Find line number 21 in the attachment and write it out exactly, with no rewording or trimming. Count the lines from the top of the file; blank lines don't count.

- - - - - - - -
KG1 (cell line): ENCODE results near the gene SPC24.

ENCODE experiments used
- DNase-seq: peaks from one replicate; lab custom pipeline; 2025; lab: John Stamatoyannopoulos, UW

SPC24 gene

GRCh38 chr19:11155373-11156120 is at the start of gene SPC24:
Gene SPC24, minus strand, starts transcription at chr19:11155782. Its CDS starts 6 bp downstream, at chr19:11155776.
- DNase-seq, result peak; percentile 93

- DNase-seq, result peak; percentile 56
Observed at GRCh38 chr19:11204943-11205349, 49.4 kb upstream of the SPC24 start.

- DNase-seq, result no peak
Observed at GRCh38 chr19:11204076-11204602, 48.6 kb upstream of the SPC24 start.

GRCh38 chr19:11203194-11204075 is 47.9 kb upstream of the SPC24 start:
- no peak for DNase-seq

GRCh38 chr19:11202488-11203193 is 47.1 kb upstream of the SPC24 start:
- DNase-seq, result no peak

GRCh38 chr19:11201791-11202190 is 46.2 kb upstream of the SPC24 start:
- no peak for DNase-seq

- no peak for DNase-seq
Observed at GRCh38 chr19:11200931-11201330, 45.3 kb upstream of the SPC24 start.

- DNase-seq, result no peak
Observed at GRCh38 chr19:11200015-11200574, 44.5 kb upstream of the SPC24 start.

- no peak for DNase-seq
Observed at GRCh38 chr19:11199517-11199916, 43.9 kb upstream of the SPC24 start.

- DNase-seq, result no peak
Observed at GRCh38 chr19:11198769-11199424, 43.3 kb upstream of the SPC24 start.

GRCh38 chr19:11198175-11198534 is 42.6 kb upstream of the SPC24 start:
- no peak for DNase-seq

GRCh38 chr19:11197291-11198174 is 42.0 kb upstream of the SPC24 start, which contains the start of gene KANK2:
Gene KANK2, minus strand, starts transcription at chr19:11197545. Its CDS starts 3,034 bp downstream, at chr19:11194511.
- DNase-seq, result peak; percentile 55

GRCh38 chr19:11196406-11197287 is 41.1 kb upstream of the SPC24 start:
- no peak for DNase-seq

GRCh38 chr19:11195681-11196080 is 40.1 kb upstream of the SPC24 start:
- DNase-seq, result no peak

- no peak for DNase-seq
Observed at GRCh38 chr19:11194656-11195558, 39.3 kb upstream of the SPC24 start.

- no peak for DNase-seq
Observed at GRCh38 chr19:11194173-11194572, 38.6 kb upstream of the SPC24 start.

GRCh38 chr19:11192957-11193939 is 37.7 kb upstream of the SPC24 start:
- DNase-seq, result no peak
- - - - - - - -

Observed at GRCh38 chr19:11200015-11200574, 44.5 kb upstream of the SPC24 start.